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A quarter of employers do not financially support long-term absent employees

getting your finances in check

A quarter of employers do not financially support their employees when they are long-term absent from work according to research from GRiD, the industry body for the group risk protection sector.

For most employees, remuneration is the primary reason they work, and GRiD believes that it’s important for employers to consider how they can financially support absent staff at a time when they need it most.

Katharine Moxham, spokesperson for GRiD said: “We know that meaningful work provides a number of benefits, including a sense of purpose and fulfilment and social interaction, but fundamentally, we also know that most people are compelled to work to earn a living. Many households have no savings at all and would struggle to pay their mortgage, rent or meet other financial commitments within weeks or months if they were unable to bring home a salary.

“Employers really need to think about whether they want to be the type of organisation that does or doesn’t help their employees financially when they are absent over the long term. It’s not just a case of doing what’s right for existing staff but demonstrating how employees are valued is important in attracting future talent too.”

Staff will find out their entitlement to financial support earlier than before

The Employment Rights (Employment Particulars and Paid Annual Leave) (Amendment) Regulations 2018 (SI 2018/1378) means that all staff now need to be told on day one of employment or before, what their entitlement to sick pay is, which means that employers who only offer Statutory Sick Pay (SSP) or other basic provision will be exposed.

Moxham said: “By supporting staff financially when absent long-term, an employer is recognising that the individual is a person first and an employee second. That individual will have out-of-work practical, emotional and financial responsibilities which can quickly mount up when they are unable to work through illness, injury or disability. Providing financial security for staff is not simply about the payment in itself but it’s about demonstrating an understanding of an employee’s homelife and showing care and compassion for them as a person. Employers need to understand that when a salary leaves their business account it is more than just a number: in the hands of an employee, it covers a child’s place at nursery; enables car maintenance; pays energy and credit card bills; and puts food on the table – funding the day-to-day lives of a family or household.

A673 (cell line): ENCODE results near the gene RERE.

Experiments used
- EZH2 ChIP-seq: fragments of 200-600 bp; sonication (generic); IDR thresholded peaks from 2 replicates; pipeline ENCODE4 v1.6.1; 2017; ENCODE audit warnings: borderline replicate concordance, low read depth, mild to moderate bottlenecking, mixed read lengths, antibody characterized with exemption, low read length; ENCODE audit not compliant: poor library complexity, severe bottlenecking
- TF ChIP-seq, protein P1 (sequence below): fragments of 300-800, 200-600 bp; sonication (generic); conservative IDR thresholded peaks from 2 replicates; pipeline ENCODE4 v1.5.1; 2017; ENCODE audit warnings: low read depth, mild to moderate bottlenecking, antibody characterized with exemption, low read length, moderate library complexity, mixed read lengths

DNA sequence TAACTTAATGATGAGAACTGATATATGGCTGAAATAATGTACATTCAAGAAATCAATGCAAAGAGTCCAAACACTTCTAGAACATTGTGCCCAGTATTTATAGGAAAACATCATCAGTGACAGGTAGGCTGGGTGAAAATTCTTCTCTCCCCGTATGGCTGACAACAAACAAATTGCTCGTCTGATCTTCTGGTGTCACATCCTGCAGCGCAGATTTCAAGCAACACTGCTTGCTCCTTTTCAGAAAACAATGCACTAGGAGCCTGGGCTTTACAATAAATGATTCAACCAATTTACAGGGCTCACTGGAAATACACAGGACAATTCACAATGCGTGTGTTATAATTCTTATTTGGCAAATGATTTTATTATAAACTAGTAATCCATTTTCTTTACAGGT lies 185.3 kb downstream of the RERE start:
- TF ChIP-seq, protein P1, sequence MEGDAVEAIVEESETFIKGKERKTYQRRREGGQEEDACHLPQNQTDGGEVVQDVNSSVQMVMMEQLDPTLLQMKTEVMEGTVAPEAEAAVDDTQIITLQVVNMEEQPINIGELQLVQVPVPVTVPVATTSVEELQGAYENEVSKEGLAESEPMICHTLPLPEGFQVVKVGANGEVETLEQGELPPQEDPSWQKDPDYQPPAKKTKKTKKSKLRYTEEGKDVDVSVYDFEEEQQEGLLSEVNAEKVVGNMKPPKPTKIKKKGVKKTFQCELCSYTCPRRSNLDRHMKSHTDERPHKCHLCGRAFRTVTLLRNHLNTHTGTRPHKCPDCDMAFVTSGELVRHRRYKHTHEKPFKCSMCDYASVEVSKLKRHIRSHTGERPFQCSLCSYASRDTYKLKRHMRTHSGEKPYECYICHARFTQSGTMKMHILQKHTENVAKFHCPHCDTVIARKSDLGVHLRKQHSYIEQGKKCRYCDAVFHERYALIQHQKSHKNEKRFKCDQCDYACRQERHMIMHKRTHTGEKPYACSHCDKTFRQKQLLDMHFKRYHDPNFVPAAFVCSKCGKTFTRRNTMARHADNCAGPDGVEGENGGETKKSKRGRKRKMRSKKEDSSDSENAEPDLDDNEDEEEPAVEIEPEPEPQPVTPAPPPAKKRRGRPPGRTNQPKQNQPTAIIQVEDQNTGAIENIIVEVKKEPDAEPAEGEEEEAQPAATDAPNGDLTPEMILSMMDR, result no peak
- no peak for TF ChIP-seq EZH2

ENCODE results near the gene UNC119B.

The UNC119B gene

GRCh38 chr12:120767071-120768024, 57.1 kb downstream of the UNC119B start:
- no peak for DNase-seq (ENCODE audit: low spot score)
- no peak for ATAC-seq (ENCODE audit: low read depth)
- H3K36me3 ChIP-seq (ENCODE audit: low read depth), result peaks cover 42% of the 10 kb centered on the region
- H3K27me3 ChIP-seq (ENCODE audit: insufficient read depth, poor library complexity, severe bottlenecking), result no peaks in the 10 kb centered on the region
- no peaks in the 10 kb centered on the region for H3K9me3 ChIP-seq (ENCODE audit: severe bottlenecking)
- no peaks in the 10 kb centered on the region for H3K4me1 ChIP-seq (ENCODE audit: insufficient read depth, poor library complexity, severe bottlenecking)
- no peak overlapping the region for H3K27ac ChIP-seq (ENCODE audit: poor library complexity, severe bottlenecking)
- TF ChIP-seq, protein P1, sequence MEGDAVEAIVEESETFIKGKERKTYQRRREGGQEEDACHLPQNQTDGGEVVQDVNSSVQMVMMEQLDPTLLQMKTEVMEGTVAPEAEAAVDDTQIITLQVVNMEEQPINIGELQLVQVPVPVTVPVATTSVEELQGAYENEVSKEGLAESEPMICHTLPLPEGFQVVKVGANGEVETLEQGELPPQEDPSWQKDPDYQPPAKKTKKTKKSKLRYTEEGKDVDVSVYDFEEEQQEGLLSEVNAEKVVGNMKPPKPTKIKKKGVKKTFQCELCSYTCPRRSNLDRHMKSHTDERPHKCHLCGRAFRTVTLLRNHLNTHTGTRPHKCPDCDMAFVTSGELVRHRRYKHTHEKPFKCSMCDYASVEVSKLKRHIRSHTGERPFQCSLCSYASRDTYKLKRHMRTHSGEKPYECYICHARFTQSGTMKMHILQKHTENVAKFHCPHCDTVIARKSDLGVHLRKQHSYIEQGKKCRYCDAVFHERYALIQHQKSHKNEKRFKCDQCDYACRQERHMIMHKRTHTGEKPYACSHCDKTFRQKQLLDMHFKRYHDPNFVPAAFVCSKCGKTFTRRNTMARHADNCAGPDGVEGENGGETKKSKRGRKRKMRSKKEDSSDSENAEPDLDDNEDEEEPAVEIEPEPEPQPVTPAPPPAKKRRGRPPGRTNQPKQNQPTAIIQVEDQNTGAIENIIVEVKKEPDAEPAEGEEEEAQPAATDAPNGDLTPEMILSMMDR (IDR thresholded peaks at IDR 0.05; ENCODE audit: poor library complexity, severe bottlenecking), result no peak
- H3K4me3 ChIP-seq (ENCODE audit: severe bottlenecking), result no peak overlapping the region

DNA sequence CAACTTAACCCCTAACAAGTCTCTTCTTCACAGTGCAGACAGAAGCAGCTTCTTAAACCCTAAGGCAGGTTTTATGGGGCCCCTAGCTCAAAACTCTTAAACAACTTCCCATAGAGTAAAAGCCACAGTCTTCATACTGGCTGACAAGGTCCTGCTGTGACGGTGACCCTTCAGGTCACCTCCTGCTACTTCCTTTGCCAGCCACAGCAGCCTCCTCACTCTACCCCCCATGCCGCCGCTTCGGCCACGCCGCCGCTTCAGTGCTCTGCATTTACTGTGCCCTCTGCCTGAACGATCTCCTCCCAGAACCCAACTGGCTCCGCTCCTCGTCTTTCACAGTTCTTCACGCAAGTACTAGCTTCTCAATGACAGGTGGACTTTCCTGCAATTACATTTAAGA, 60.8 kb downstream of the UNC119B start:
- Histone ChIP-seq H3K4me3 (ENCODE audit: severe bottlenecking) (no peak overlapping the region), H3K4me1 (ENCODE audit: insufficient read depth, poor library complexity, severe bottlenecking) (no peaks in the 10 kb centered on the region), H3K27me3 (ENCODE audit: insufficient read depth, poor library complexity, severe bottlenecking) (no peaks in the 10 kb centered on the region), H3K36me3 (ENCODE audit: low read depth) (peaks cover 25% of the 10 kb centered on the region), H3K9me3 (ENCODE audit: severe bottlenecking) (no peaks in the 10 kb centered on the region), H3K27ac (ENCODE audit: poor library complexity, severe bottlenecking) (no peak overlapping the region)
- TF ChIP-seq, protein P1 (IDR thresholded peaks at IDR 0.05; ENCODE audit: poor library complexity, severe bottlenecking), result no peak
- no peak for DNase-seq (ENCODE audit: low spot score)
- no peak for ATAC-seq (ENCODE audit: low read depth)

“When it’s considered in these terms, it’s hard to believe that any employer would not want to support their staff financially if they were unable to work through ill-health, injury or disability.”

Affordability is the main reason for not financially supporting staff in the long term

Fifty-nine per cent of those employers who do not provide financial support for long-term absent staff, say they cannot afford to do so. GRiD believes this is probably because they have concerns about funding staff in full on a case-by case basis. However, on average, for £300 per employee**, group income protection can provide cover for all staff.

Moxham concluded: “Although GRiD’s research indicates that a quarter of employers aren’t supporting their staff financially during long-term sickness absence, market data indicates that this number could be much higher. So in practice even more employers may be missing a trick by not taking advantage of group income protection insurance so that they don’t have to fund the full costs themselves and know that all employees are treated equally.”